There are many kits of Cubs and Beavers, especially Cubs. I'd start searching forums and see what you like. There's always some personal considerations also. Is there a particular size in mind? I tend to like somewhat robust designs, that are not necessarily the lightest, along with being more of a keel-former type builder. Kits of planes with flat panel fuses are often built using stringer fabricated panels, built flat on the plan. The kit selection depends somewhat on what style of building you prefer. I also prefer lesser modeled planes, which makes the Beaver more attractive.

With a bit of finesse added to the cowl area for a more scale-like appearance, this is a nice Beaver rc electric design:
http://www.easybuiltmodels.com/erc01.htm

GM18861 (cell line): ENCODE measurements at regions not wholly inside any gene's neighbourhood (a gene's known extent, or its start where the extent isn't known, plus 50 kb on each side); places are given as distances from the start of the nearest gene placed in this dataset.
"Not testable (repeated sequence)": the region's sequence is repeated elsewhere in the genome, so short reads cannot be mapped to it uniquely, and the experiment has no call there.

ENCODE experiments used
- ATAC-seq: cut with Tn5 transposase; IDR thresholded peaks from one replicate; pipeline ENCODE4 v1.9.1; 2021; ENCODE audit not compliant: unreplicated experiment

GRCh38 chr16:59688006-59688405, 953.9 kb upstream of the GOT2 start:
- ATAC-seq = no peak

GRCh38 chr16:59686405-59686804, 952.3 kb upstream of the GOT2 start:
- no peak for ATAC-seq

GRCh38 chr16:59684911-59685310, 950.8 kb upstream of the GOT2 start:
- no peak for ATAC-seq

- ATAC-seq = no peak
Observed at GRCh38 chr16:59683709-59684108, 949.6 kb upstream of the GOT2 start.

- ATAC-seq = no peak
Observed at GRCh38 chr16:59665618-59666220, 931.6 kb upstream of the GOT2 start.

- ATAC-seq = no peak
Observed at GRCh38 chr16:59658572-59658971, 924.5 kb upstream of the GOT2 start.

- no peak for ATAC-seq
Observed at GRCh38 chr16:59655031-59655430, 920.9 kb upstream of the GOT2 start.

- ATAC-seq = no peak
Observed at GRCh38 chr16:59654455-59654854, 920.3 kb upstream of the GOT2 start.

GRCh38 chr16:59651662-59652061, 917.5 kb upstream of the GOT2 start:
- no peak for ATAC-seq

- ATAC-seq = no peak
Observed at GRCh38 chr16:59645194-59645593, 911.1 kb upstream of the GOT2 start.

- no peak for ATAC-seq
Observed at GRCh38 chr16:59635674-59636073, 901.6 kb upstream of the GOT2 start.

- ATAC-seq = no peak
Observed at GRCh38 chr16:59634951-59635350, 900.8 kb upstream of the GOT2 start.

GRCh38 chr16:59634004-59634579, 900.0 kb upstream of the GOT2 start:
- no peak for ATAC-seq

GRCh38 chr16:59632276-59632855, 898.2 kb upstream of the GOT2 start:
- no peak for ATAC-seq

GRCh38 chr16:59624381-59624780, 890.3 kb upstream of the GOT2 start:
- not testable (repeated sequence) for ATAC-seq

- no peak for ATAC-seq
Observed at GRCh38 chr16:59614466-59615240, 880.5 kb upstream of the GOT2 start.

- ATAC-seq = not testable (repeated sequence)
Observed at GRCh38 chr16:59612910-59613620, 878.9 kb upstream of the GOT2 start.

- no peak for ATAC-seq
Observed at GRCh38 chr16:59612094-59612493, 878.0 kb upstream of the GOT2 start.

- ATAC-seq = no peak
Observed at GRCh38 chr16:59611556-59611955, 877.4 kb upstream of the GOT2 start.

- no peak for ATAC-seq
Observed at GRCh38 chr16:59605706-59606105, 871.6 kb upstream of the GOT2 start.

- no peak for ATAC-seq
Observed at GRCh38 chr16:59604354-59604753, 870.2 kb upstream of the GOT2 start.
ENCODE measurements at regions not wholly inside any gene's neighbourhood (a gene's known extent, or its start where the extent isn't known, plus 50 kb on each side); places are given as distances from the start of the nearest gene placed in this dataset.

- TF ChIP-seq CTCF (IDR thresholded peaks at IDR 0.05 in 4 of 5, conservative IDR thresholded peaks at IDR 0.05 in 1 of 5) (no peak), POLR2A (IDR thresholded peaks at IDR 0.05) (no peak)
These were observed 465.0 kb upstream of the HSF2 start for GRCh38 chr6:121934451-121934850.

The Unionville is more scale, but more costly:
http://www.greathobbies.com/search/resu ... vendor=UVH

As for Cubs, between Great Planes, Sig, and Carl Goldberg, there is a wide selection of sizes to chose from.
I know that Great Planes has Cub kits with specific float sets made for them.
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Re: Balsa construction

Postby seawings » Thu Nov 18, 2010 9:27 pm

BillG wrote:There are many kits of Cubs and Beavers, especially Cubs. I'd start searching forums and see what you like. There's always some personal considerations also. Is there a particular size in mind? I tend to like somewhat robust designs, that are not necessarily the lightest, along with being more of a keel-former type builder. Kits of planes with flat panel fuses are often built using stringer fabricated panels, built flat on the plan. The kit selection depends somewhat on what style of building you prefer. I also prefer lesser modeled planes, which makes the Beaver more attractive.